In the 1950s consumers started to devise ways to protect themselves from harmful business practices. Advocates for consumers helped to pass laws that held manufacturers liable (legally responsible) when they put a product up for sale knowing that it had not been inspected for defects that could cause harm or injury. These laws are known as product liability laws, and they made manufacturers responsible for ensuring that their products were safe for consumers.
Product liability laws paved the way for a broader system of laws to protect consumers. In 1962 President John F. Kennedy presented the four basic rights of consumers in a speech to Congress. These consumer rights—to choose freely, to be heard, to be informed, and to be safe—formed the foundation of federal protection for U.S. consumers and became what is known as the Consumer Bill of Rights. In the years that followed, numerous laws were passed to expand support for the interests of consumers in issues concerning the advertising, financing, labeling, and packaging of products. The United Nations, an organization of countries that fosters international peace and cooperation, adopted and expanded the Consumer Bill of Rights in 1985.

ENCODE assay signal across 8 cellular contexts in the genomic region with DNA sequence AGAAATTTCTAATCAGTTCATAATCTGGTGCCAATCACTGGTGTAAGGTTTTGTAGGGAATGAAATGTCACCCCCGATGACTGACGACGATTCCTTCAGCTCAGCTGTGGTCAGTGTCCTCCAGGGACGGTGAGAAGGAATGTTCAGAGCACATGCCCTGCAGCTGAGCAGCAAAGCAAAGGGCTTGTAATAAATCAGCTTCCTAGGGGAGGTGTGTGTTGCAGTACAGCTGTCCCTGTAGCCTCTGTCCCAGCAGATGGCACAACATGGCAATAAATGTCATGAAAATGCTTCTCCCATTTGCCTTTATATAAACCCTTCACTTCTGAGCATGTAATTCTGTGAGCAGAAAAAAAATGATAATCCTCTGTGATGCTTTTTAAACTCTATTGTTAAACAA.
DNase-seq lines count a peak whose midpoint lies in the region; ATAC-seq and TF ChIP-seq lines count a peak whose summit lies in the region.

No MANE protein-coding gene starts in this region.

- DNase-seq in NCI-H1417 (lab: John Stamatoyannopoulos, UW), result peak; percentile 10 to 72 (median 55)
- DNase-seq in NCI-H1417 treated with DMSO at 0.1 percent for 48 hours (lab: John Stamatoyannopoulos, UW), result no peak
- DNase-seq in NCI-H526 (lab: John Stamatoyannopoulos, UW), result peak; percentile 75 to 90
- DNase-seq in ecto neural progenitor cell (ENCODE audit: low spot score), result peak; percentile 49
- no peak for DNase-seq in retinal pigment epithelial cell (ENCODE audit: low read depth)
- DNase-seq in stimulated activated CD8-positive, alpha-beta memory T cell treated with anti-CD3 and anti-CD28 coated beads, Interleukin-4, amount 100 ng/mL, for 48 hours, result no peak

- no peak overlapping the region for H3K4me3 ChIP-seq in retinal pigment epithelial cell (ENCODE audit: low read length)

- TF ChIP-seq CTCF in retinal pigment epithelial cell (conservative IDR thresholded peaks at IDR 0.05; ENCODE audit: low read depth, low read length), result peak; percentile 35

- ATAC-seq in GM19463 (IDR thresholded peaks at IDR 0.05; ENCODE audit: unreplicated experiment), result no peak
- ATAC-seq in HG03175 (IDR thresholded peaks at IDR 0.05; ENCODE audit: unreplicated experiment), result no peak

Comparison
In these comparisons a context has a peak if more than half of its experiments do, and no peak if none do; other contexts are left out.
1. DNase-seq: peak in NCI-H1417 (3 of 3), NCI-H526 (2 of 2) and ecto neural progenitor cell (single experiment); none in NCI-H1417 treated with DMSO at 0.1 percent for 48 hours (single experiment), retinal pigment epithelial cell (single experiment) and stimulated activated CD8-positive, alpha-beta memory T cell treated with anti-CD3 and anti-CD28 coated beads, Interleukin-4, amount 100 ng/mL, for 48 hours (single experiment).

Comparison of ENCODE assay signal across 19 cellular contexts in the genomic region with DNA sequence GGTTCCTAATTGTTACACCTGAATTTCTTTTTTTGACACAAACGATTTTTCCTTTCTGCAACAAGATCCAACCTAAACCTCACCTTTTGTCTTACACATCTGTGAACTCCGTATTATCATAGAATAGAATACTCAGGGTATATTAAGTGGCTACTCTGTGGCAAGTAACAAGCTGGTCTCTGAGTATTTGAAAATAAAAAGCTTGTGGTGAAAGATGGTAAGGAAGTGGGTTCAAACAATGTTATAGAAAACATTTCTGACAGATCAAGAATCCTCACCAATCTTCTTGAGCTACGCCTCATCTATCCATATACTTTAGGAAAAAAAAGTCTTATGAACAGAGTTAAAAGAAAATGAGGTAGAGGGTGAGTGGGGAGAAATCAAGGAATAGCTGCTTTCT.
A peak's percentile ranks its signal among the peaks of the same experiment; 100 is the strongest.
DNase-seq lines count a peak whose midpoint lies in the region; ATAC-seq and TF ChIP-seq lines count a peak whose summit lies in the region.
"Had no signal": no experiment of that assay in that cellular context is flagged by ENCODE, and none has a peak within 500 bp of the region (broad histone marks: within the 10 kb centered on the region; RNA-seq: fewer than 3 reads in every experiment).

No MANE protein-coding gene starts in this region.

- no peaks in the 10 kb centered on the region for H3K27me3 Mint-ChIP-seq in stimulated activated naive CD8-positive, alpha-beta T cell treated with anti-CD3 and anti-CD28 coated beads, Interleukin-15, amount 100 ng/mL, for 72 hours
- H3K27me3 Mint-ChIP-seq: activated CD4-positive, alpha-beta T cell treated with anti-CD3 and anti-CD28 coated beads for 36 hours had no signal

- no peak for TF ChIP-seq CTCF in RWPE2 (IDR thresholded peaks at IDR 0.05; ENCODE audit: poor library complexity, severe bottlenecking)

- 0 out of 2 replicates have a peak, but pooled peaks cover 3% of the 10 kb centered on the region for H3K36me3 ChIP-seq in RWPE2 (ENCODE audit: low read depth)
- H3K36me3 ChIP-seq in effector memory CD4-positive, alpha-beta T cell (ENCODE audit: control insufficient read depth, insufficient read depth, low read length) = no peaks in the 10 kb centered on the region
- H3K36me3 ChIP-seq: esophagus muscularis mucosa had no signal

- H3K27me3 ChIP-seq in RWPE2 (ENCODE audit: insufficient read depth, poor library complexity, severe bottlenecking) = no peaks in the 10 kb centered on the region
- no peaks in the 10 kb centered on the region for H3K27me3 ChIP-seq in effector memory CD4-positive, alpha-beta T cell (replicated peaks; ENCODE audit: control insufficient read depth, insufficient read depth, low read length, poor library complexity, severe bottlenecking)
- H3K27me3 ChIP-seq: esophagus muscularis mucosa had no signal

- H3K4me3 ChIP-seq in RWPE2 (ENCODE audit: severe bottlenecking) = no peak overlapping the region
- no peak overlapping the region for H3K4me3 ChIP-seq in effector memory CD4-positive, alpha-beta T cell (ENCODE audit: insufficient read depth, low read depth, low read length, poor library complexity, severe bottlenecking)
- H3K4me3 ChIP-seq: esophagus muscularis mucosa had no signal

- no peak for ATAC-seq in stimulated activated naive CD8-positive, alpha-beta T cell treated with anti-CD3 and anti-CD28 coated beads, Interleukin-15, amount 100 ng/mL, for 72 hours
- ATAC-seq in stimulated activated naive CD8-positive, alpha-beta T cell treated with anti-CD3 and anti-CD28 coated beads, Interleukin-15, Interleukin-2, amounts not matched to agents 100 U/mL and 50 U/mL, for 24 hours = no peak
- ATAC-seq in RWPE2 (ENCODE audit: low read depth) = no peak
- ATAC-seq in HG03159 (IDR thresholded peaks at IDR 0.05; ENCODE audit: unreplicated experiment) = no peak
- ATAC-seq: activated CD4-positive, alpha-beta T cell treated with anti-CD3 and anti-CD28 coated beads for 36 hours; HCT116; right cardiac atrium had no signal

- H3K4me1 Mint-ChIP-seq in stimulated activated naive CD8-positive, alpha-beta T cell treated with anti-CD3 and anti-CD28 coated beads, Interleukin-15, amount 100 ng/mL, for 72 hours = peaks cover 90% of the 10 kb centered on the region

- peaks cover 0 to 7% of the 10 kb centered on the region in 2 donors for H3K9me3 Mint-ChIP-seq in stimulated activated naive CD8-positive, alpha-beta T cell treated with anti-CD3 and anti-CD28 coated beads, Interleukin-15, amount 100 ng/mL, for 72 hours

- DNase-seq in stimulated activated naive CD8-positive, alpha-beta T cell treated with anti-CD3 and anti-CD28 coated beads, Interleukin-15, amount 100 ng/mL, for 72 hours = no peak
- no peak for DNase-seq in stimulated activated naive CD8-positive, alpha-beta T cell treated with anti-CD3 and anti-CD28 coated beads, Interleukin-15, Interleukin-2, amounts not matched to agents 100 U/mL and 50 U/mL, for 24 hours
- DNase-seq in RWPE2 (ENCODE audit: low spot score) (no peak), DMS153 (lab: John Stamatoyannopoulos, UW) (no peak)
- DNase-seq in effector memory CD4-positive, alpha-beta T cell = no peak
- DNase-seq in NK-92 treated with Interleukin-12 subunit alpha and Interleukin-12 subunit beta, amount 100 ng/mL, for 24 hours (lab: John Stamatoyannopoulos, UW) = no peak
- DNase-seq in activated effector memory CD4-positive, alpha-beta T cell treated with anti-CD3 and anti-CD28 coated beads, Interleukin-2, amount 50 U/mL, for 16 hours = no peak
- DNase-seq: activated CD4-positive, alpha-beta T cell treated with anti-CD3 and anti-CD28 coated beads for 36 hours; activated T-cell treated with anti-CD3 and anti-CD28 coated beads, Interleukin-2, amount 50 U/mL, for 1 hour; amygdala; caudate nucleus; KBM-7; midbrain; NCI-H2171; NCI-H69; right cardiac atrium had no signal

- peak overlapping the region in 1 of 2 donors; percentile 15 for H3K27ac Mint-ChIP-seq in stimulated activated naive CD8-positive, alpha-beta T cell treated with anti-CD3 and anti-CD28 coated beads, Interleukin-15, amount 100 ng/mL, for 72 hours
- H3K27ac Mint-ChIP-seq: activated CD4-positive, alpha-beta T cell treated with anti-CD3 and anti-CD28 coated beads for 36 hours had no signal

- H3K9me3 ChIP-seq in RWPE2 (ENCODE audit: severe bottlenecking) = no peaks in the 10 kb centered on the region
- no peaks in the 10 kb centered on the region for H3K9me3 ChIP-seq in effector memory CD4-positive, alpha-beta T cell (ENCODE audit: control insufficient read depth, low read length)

More Detailed Information
Each of the consumer rights presupposes that people will exercise responsibility when purchasing products. For instance, consumers have the responsibility to use products for the purposes they are intended. They also have the responsibility to dispose of merchandise appropriately. Because of the Consumer Bill of Rights, people can expect businesses to offer a range of goods and services at prices that are competitive. It is the consumer’s responsibility, however, to choose products at affordable prices and to bring their concerns or complaints, when they have them, to business or government authorities.